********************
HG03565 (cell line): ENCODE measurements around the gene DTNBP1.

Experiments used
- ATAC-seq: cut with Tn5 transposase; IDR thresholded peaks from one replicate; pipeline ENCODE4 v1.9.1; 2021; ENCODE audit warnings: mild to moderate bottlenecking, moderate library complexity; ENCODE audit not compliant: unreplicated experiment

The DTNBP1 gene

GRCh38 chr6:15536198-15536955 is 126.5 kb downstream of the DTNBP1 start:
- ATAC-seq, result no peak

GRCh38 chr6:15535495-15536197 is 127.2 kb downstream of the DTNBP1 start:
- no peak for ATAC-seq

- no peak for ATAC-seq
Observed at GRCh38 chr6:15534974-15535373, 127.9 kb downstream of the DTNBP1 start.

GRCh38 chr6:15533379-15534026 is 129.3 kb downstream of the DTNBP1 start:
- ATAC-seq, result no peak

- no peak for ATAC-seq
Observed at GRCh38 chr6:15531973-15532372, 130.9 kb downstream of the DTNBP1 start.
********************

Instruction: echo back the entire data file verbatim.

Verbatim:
HG03565 (cell line): ENCODE measurements around the gene DTNBP1.

Experiments used
- ATAC-seq: cut with Tn5 transposase; IDR thresholded peaks from one replicate; pipeline ENCODE4 v1.9.1; 2021; ENCODE audit warnings: mild to moderate bottlenecking, moderate library complexity; ENCODE audit not compliant: unreplicated experiment

The DTNBP1 gene

GRCh38 chr6:15536198-15536955 is 126.5 kb downstream of the DTNBP1 start:
- ATAC-seq, result no peak

GRCh38 chr6:15535495-15536197 is 127.2 kb downstream of the DTNBP1 start:
- no peak for ATAC-seq

- no peak for ATAC-seq
Observed at GRCh38 chr6:15534974-15535373, 127.9 kb downstream of the DTNBP1 start.

GRCh38 chr6:15533379-15534026 is 129.3 kb downstream of the DTNBP1 start:
- ATAC-seq, result no peak

- no peak for ATAC-seq
Observed at GRCh38 chr6:15531973-15532372, 130.9 kb downstream of the DTNBP1 start.